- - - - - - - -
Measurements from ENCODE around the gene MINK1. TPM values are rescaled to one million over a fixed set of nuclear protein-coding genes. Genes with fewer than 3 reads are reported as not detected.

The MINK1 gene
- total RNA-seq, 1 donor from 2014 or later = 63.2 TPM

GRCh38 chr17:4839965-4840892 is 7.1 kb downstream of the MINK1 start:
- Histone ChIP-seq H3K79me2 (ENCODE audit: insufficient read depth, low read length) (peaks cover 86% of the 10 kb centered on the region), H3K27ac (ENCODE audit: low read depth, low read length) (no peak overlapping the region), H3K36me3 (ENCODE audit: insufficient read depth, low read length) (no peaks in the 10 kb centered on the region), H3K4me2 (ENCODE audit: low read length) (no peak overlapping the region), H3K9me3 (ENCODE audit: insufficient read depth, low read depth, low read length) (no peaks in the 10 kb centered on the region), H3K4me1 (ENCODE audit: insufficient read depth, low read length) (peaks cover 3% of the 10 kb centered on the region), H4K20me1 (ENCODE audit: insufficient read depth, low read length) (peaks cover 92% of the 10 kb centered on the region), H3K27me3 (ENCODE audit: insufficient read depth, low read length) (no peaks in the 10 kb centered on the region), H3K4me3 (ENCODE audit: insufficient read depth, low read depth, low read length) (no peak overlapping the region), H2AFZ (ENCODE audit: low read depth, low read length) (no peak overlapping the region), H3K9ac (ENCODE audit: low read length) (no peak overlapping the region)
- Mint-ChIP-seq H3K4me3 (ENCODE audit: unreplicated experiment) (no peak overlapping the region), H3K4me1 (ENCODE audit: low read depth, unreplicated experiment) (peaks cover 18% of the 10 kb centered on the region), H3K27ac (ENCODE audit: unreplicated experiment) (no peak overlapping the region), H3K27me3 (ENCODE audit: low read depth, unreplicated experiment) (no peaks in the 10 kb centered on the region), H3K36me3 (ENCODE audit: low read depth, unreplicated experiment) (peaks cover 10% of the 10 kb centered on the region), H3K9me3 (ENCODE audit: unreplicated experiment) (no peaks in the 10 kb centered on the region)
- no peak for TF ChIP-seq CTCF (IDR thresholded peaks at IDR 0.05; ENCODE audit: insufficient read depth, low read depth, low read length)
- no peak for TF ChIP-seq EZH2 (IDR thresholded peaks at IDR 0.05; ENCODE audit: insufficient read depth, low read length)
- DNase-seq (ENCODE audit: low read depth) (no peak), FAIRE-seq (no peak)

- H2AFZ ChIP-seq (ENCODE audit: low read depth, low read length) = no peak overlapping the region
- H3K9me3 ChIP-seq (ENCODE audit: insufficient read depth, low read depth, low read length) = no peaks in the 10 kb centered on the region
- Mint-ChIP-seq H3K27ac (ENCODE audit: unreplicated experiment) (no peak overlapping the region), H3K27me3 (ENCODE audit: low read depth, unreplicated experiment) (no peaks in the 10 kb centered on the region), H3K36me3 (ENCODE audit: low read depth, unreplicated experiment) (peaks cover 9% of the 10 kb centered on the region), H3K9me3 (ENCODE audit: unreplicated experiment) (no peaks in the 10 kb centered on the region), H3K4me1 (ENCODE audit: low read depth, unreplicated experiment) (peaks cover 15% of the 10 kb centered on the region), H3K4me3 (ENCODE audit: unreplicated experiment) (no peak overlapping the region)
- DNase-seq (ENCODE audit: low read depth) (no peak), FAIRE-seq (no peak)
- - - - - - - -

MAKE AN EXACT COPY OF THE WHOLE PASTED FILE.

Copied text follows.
Measurements from ENCODE around the gene MINK1. TPM values are rescaled to one million over a fixed set of nuclear protein-coding genes. Genes with fewer than 3 reads are reported as not detected.

The MINK1 gene
- total RNA-seq, 1 donor from 2014 or later = 63.2 TPM

GRCh38 chr17:4839965-4840892 is 7.1 kb downstream of the MINK1 start:
- Histone ChIP-seq H3K79me2 (ENCODE audit: insufficient read depth, low read length) (peaks cover 86% of the 10 kb centered on the region), H3K27ac (ENCODE audit: low read depth, low read length) (no peak overlapping the region), H3K36me3 (ENCODE audit: insufficient read depth, low read length) (no peaks in the 10 kb centered on the region), H3K4me2 (ENCODE audit: low read length) (no peak overlapping the region), H3K9me3 (ENCODE audit: insufficient read depth, low read depth, low read length) (no peaks in the 10 kb centered on the region), H3K4me1 (ENCODE audit: insufficient read depth, low read length) (peaks cover 3% of the 10 kb centered on the region), H4K20me1 (ENCODE audit: insufficient read depth, low read length) (peaks cover 92% of the 10 kb centered on the region), H3K27me3 (ENCODE audit: insufficient read depth, low read length) (no peaks in the 10 kb centered on the region), H3K4me3 (ENCODE audit: insufficient read depth, low read depth, low read length) (no peak overlapping the region), H2AFZ (ENCODE audit: low read depth, low read length) (no peak overlapping the region), H3K9ac (ENCODE audit: low read length) (no peak overlapping the region)
- Mint-ChIP-seq H3K4me3 (ENCODE audit: unreplicated experiment) (no peak overlapping the region), H3K4me1 (ENCODE audit: low read depth, unreplicated experiment) (peaks cover 18% of the 10 kb centered on the region), H3K27ac (ENCODE audit: unreplicated experiment) (no peak overlapping the region), H3K27me3 (ENCODE audit: low read depth, unreplicated experiment) (no peaks in the 10 kb centered on the region), H3K36me3 (ENCODE audit: low read depth, unreplicated experiment) (peaks cover 10% of the 10 kb centered on the region), H3K9me3 (ENCODE audit: unreplicated experiment) (no peaks in the 10 kb centered on the region)
- no peak for TF ChIP-seq CTCF (IDR thresholded peaks at IDR 0.05; ENCODE audit: insufficient read depth, low read depth, low read length)
- no peak for TF ChIP-seq EZH2 (IDR thresholded peaks at IDR 0.05; ENCODE audit: insufficient read depth, low read length)
- DNase-seq (ENCODE audit: low read depth) (no peak), FAIRE-seq (no peak)

- H2AFZ ChIP-seq (ENCODE audit: low read depth, low read length) = no peak overlapping the region
- H3K9me3 ChIP-seq (ENCODE audit: insufficient read depth, low read depth, low read length) = no peaks in the 10 kb centered on the region
- Mint-ChIP-seq H3K27ac (ENCODE audit: unreplicated experiment) (no peak overlapping the region), H3K27me3 (ENCODE audit: low read depth, unreplicated experiment) (no peaks in the 10 kb centered on the region), H3K36me3 (ENCODE audit: low read depth, unreplicated experiment) (peaks cover 9% of the 10 kb centered on the region), H3K9me3 (ENCODE audit: unreplicated experiment) (no peaks in the 10 kb centered on the region), H3K4me1 (ENCODE audit: low read depth, unreplicated experiment) (peaks cover 15% of the 10 kb centered on the region), H3K4me3 (ENCODE audit: unreplicated experiment) (no peak overlapping the region)
- DNase-seq (ENCODE audit: low read depth) (no peak), FAIRE-seq (no peak)